“Titanic,” which has been keeping me busy these days. It is available for the Kindle and the Nook, but there’s been some mysterious delay since it was uploaded to iBooks.
In case you have noticed that posting has been thin lately and it’s been a few days since I had a mystery photo, there’s a reason.
I’ve been involved in two projects that have consumed much of my time. The first is an e-book on the Titanic that The Times has published, drawing entirely on our stories, with images mostly from our photo collection.
The Titanic project is unlike any other involving the centennial because it has original coverage of the disaster; the Senate inquiry; profiles of some of the survivors years later – and their obituaries; discovery of the wreckage; a review of “A Night to Remember” and heavy coverage of James Cameron’s “Titanic,” including a clash between Cameron and Times movie critic Kenneth Turan over his commentaries on the film.
All of the stories up to 1985 had to be converted to digital form (i.e. typed), so aside from the e-book, there is no way to access the early material other than ProQuest, which for most people is only available through a library.
I will warn you that the original 1912 accounts are detailed and graphic. The survivors’ stories put you on the deck of the ship and in the lifeboats. I have read many graphic news accounts in my career, but some of the Titanic coverage is as harrowing as reading the stories from 9/11.
The other interesting result of doing a book on the Titanic – which was entirely unintentional and unexpected – is to see how the chaos of the original stories was sculpted into a narrative with a beginning, a middle and an end. It is always fascinating to see which details survive, which are lost and which are changed or altered – and the fictions that are introduced in the retelling.
The Clover Club, 1930s: From left, Al Wertheimer, Spencer Tracy, Milton Page, and his father, Milton “Farmer” Page. Credit: Courtesy of Milton Page. Read about them in my column in The Times.
And no, Spencer Tracy wasn’t on the Titanic. My other project has been to do a couple of columns for The Times while Hector Tobar is on book leave. My first was on Ed Fuentes and my latest was about 1920s L.A. gambling figure “Farmer” Page and his son, Milton, 87.
Will the Times have this as a standalone section in the newspaper on Sunday? I don’t have an electronic reader, and never intend to.
@Mary: No, it’s strictly a e-book. The expense of publishing this much material in the paper or as a paperback/hardback would be prohibitive.
So I’ll never be reading it then.
@Mary and @Eve: I never considered buying an e-book until I got involved in this project and I bought a Kindle Fire to test it out. I am, after all, a book lover, as the plentiful bookcases at the Daily Mirror HQ will attest.
Reading a book on a Kindle Fire isn’t like having a printed book — but it’s not like reading a book on a computer screen, either, which is what I expected. I do like the Kindle Fire. In fact I like it a lot, although I mostly use it for e-mail and surfing the Web rather than reading books. But I made a point of reading the entire book on the Kindle Fire, and in all honesty, one you adjust to the new format, it’s fine. And unlike a printed book, you can search the text, make notes and look up things as you’re reading. It’s a different experience and in some ways pretty neat. I would suggest borrowing a friend’s and checking it out… It may not be what you think.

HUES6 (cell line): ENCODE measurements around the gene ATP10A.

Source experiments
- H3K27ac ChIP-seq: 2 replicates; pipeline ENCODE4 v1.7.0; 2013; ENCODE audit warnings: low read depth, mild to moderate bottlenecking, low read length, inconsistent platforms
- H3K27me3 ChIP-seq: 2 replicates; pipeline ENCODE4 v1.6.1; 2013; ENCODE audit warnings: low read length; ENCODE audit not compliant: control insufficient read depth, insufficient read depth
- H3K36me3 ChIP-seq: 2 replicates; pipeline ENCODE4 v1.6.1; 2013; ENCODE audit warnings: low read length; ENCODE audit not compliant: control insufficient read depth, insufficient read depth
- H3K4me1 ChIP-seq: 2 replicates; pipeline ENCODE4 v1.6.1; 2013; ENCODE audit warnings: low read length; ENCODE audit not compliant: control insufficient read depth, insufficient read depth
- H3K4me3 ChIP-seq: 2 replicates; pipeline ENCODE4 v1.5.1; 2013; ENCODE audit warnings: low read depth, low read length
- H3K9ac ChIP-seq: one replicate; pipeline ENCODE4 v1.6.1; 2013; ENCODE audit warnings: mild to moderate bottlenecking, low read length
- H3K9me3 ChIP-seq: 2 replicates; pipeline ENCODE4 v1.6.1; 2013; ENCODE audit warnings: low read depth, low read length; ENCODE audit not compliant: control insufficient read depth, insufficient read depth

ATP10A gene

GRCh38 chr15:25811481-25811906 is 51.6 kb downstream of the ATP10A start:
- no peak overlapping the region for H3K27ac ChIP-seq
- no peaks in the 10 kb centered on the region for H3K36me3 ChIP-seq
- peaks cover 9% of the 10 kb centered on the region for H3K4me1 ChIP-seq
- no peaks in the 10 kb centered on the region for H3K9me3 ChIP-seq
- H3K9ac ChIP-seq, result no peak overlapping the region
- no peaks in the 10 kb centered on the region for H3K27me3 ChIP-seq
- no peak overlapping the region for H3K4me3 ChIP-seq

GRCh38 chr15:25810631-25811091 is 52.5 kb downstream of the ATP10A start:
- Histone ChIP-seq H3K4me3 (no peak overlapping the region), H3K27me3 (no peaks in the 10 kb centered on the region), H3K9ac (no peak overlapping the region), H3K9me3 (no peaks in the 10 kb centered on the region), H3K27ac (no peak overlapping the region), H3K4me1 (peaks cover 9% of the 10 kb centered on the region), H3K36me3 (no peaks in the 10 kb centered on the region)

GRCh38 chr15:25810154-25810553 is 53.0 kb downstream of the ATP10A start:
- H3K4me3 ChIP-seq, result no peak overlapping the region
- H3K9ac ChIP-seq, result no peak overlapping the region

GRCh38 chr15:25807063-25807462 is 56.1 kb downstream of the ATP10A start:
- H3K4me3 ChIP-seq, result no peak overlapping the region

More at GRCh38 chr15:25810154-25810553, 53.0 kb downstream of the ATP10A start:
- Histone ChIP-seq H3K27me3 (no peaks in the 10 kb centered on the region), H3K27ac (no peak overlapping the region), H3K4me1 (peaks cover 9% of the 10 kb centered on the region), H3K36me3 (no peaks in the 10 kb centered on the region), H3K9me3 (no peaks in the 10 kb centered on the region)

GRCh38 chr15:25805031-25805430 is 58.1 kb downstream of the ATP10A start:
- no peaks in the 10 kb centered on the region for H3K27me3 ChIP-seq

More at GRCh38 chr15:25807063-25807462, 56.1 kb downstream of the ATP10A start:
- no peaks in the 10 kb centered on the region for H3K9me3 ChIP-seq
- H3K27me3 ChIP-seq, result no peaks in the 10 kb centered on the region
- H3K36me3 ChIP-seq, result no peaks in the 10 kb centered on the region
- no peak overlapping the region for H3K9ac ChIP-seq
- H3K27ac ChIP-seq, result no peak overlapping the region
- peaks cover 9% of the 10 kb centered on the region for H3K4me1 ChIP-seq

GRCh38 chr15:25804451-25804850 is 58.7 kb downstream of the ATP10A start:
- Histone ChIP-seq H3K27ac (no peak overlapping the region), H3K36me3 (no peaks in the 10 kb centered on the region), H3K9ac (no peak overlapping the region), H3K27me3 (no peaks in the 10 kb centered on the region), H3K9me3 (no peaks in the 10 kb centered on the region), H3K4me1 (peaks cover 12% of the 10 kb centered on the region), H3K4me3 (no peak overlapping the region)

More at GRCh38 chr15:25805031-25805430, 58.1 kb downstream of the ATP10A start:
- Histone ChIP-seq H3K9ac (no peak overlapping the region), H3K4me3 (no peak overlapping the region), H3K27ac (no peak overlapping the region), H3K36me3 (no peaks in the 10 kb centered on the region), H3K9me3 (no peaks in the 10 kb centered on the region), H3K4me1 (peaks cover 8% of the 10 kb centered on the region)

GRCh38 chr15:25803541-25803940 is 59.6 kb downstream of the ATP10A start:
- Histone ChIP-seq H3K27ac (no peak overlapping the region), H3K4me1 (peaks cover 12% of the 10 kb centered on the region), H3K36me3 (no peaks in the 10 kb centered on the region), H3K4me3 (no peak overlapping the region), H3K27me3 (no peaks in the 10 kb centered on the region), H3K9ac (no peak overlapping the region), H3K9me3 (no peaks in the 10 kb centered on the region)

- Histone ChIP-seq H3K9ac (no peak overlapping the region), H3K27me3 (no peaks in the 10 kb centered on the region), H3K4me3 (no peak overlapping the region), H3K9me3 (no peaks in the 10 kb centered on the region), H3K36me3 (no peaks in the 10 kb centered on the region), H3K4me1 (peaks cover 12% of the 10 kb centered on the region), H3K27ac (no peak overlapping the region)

And, as I said, the expense and labor of doing this project as a special section or a hardback/paperback would make it impossible. The only alternative is not to do it.
Larry, after 4 years of arguing with myself, I finally bought a Kindle Touch. Since I love books so much, it was very difficult for me to buy a Kindle because I felt I was selling out and somehow contributing to the “death” of books. However, after discovering there are a ton of free books available, I’ve been reading nonstop. It was hard to give in, but I’m glad I did.
Another non-e person who will sadly have to give it a miss . . .
I’ve always thought Milton ‘Farmer’ Page would be an interesting person to know more about, thanks for writing this!
Oh, I know e-books are the wave of the future. But I plan to be dead before too much more of the future gets here, so I am not going to have to deal with it.
Hey Mary! I’m with you on the e-book thingee. Never!
Can I read Titanic on my pc, or must I buy a Kindle (fire) first?
Amazon has a program called Kindle for PC that allows you to read Kindle books on a computer. I tried it about a year ago and it works fine…. Here’s the link: http://amzn.to/IhyYtx
It’s a shame–sounds like exactly the kind of book I like. But I understand the finances of why it is impossible to produce a hard copy.
I have some of those oversized Front Page books from the 1970s: NY Times obits, Crimes, Disasters. Great for pulling off the shelf and browsing through when I should be doing something else. An L.A. Times Titanic book would have been a great addition, but those coffee-table books were a product of the 1970s, I guess, and are no longer feasible (who thought I would ever refer to the 1970s as The Good Old Days?).
To my mind, the greatest contemporary comment on the sinking came from Joseph Conrad:
“Some Reflections on the Loss of the Titanic”
available on line at:
I don’t think I have ever read as sustained a tone of cold fury. And still relevant in light of the Costa Concordia affair.
Thanks for the “Farmer” Page article. Farmer is not a person you find a lot of information about. I hope that you will do a Guy McAfee article also.
I need it to be available for the iPad! Checking every hour. Not much of a Titanic Freak but very much a Larry Freak.
will there be a review of the 20th century fox Titanic starring Clifton Webb and Barbara Stanwyck with Roberrt Wagner and Debra Pagent?